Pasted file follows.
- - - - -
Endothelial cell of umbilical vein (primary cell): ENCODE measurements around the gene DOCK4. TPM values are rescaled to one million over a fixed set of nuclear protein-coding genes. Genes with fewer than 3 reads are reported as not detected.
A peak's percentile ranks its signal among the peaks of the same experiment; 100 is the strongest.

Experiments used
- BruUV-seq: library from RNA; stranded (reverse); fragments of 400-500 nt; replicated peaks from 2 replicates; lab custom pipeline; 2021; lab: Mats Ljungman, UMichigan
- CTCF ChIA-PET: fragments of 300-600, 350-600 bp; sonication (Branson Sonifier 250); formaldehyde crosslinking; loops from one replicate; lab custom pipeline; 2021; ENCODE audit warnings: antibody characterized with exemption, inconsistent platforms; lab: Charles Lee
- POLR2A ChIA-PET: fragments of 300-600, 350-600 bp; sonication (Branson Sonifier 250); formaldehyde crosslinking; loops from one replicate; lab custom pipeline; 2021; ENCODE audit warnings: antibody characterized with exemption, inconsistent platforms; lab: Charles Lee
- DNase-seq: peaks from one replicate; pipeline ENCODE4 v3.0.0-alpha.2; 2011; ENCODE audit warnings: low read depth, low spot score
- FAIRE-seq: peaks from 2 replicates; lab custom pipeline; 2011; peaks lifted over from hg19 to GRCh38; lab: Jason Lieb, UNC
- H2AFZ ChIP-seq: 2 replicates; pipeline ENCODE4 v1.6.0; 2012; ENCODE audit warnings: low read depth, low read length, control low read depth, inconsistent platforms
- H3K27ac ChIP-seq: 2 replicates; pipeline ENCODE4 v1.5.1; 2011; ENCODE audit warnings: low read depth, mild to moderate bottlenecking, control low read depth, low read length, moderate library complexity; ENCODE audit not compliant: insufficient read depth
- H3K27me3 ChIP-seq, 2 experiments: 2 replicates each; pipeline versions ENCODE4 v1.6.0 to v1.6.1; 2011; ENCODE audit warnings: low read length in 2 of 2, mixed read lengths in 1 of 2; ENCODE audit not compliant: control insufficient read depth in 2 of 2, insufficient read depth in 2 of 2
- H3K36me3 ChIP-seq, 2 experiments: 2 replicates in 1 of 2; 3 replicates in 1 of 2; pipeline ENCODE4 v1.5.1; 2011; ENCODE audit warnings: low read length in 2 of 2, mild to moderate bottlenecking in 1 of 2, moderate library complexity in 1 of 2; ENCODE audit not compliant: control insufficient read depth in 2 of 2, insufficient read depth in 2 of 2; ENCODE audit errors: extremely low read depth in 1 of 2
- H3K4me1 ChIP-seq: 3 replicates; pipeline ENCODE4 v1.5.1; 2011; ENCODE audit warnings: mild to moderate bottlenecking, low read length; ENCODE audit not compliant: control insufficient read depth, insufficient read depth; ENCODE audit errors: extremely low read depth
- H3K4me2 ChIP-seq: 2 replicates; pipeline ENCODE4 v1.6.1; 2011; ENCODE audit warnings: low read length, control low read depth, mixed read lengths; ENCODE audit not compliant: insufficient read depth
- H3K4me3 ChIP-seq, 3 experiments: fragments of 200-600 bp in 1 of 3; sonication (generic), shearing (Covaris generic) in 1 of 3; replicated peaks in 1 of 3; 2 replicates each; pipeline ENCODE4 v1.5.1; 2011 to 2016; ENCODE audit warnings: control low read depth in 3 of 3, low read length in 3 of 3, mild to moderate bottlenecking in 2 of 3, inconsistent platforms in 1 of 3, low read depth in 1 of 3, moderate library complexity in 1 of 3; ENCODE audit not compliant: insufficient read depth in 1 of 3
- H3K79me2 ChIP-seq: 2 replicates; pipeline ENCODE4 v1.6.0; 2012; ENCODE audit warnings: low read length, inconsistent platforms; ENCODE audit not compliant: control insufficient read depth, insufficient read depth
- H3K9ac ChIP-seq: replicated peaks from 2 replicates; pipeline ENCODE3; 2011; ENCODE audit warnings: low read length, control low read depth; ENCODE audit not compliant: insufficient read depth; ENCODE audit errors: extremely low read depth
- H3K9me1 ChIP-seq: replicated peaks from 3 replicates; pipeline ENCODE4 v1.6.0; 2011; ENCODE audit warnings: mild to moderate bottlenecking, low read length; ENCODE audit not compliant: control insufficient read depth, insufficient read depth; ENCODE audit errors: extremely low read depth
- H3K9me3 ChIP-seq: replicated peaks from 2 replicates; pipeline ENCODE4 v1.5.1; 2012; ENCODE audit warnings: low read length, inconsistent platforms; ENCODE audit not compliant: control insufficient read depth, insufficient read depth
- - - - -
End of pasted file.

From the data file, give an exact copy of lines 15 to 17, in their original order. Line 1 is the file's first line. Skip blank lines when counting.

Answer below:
- H3K4me3 ChIP-seq, 3 experiments: fragments of 200-600 bp in 1 of 3; sonication (generic), shearing (Covaris generic) in 1 of 3; replicated peaks in 1 of 3; 2 replicates each; pipeline ENCODE4 v1.5.1; 2011 to 2016; ENCODE audit warnings: control low read depth in 3 of 3, low read length in 3 of 3, mild to moderate bottlenecking in 2 of 3, inconsistent platforms in 1 of 3, low read depth in 1 of 3, moderate library complexity in 1 of 3; ENCODE audit not compliant: insufficient read depth in 1 of 3
- H3K79me2 ChIP-seq: 2 replicates; pipeline ENCODE4 v1.6.0; 2012; ENCODE audit warnings: low read length, inconsistent platforms; ENCODE audit not compliant: control insufficient read depth, insufficient read depth
- H3K9ac ChIP-seq: replicated peaks from 2 replicates; pipeline ENCODE3; 2011; ENCODE audit warnings: low read length, control low read depth; ENCODE audit not compliant: insufficient read depth; ENCODE audit errors: extremely low read depth